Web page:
Like the best science fiction, The Leftovers throws reality out the window for a reason. Its outlandish genre elements give voice to emotions that are present in our everyday lives, but which have an intensity our everyday vocabulary of ideas and events is incapable of adequately expressing. There’s a throwaway bit in “Crazy Whitefella Thinking,” this week’s episode and a wall-to-wall showcase for Scott Glenn at his most wild and weathered, that illustrates this beautifully.
During his conversation with the ill-fated Aboriginal man Christopher Sunday (who will soon die when the titular Crazy Whitefella falls off a roof and lands on him), Kevin Garvey Sr. talks about the tape recorder he’s been carrying around during his long walkabout across Australia. It originally belonged to Kevin Jr., who received it as a Christmas gift from his mother just a month before she died of cancer. After that, the dad explains, his son brought it with him everywhere — Kevin Sr. hugs it to his own chest by way of illustration. Clearly Kevin Jr. saw the tape recorder as a totem of his mother, and brought it with him wherever he went to keep her with him as well.
All of us use these kinds of grieving mechanisms, whether or not we understand them as such. Is it really that big a leap from little Kevin using a tape recorder as a security blanket after his mom’s death to the stranger things people did to deal with the stranger trauma of the Sudden Departure? Kevin’s tape recorder contains shades of Nora Durst hiring sex workers to shoot her in the chest, or Matt Jamison writing a new book of the Bible about his weirdly durable brother-in-law, or Kevin Sr. deciding the voices in his head are telling him he’s the only man in the world who can stop the next Great Flood. The Departure and everything that happened afterward are just everyday loss and coping (or failure to cope) writ large; the metaphor works because there’s no such thing as “everyday loss” to those who experience it.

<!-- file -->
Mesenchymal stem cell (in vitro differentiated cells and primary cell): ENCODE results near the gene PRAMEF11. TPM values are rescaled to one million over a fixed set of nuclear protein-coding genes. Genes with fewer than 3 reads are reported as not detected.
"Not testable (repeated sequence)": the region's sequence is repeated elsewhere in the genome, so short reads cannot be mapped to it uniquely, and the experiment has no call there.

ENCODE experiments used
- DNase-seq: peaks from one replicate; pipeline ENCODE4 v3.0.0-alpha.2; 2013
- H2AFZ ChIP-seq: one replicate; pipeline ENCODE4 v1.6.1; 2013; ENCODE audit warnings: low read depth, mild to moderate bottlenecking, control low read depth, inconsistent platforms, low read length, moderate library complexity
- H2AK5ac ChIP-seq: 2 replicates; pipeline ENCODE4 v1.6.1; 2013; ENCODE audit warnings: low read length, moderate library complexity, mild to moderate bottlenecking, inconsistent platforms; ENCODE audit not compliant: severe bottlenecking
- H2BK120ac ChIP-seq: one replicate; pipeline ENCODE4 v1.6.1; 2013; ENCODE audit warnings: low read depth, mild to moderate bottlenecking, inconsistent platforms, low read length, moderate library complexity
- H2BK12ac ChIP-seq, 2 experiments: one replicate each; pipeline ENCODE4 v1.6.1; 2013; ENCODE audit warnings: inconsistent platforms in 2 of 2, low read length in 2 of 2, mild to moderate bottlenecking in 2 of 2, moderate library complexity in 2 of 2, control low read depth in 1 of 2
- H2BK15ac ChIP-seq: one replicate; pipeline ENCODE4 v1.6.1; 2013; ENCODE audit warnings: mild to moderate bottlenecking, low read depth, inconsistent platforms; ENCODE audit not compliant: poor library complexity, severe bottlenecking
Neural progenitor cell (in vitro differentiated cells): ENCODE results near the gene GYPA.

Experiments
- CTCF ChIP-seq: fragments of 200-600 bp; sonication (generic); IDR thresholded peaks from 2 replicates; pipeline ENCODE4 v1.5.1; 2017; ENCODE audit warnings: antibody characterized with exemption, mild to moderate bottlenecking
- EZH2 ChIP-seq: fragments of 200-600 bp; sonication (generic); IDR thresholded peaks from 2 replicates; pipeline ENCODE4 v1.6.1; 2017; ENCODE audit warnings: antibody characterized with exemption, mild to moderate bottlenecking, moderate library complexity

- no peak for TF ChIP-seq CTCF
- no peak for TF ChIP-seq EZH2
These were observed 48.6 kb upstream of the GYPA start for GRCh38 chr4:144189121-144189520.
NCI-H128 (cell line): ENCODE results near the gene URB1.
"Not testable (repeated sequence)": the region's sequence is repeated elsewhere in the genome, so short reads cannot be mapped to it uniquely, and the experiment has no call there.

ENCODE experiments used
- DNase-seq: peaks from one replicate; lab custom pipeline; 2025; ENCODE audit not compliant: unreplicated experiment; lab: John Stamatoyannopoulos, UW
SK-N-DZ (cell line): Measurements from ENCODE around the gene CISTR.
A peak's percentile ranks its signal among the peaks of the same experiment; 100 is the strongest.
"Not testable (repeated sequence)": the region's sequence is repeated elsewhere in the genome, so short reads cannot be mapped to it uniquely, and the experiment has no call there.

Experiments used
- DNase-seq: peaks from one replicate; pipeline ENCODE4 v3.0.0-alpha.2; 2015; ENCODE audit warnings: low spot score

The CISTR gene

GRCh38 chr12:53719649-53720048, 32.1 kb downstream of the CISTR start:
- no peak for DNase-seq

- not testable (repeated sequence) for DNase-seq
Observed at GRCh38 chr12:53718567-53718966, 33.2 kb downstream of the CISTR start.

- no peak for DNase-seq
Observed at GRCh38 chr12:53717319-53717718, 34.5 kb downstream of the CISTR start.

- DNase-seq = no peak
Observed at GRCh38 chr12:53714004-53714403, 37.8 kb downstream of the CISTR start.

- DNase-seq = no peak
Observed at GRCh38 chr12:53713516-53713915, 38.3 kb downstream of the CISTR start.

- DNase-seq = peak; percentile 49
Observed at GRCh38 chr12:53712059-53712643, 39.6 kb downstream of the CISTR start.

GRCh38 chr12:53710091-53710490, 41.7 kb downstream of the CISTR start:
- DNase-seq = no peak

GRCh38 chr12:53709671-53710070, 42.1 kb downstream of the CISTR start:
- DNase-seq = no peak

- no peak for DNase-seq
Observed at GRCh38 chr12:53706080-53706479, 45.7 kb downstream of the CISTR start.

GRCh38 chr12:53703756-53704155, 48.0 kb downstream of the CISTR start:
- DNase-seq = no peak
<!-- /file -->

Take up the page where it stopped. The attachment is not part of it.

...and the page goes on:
That said, The Leftovers does not shy away from spelling out just how crazy these people can get. Go back to that conversation in which Kevin Sr. reveals the origin of the tape recorder to Chris Sunday. Kevin Sr. mentions it in passing while walking him step-by-step through the process that led to his door. To wit: Five minutes after the Sudden Departure, he began hearing voices, so he was institutionalized. After fighting the voices for years, he decided to listen to them, and they told him to go to Australia. Since they didn’t specify a location, he figured he’d check out the Sydney Opera House and got dressed up for a night on the town. On the way to a Verdi performance, he was stopped by a hippie who asked if he wanted to talk to God. He said yes and was dosed with an experimental hallucinogen for that very purpose.
Several weeks later, he woke up in a hotel room all the way across the continent, surrounded by other white dudes in warpaint, without any memory of how he got there. When he looked up, he saw a chicken on the television. (The same television through which he’d communicated to his son Kevin, on the other side of a dimensional divide, though he doesn’t seem to remember that bit.) The chicken reminded him of (or maybe it was; this is unclear) Tony, the bird who hatched from the single egg from a small town in the Outback where every living thing but that egg departed.